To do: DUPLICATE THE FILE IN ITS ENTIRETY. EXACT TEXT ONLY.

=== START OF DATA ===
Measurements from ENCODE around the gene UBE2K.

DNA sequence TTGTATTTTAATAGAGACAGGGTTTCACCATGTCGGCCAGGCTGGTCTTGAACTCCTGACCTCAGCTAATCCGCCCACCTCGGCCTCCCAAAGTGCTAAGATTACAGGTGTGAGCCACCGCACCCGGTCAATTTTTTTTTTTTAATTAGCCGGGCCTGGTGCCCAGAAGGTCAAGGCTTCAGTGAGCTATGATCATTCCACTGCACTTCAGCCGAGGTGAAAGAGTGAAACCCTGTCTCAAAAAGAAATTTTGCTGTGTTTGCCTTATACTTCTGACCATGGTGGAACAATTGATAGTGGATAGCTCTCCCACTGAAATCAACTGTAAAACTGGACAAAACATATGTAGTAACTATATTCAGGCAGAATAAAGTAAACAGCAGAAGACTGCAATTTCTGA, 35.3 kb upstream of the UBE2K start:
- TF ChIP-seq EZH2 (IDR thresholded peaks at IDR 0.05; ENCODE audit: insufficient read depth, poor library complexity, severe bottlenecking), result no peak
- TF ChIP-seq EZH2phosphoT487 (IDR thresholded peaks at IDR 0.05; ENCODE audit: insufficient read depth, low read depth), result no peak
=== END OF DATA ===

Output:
Measurements from ENCODE around the gene UBE2K.

DNA sequence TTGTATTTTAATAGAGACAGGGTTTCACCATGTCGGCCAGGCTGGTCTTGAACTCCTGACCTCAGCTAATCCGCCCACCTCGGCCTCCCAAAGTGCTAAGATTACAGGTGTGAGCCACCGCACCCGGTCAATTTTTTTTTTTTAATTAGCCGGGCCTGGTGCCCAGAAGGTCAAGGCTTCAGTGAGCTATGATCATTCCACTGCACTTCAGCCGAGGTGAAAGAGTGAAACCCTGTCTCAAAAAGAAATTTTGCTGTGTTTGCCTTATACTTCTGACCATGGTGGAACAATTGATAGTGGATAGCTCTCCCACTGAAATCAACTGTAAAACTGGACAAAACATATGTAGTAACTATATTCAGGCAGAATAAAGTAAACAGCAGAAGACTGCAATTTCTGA, 35.3 kb upstream of the UBE2K start:
- TF ChIP-seq EZH2 (IDR thresholded peaks at IDR 0.05; ENCODE audit: insufficient read depth, poor library complexity, severe bottlenecking), result no peak
- TF ChIP-seq EZH2phosphoT487 (IDR thresholded peaks at IDR 0.05; ENCODE audit: insufficient read depth, low read depth), result no peak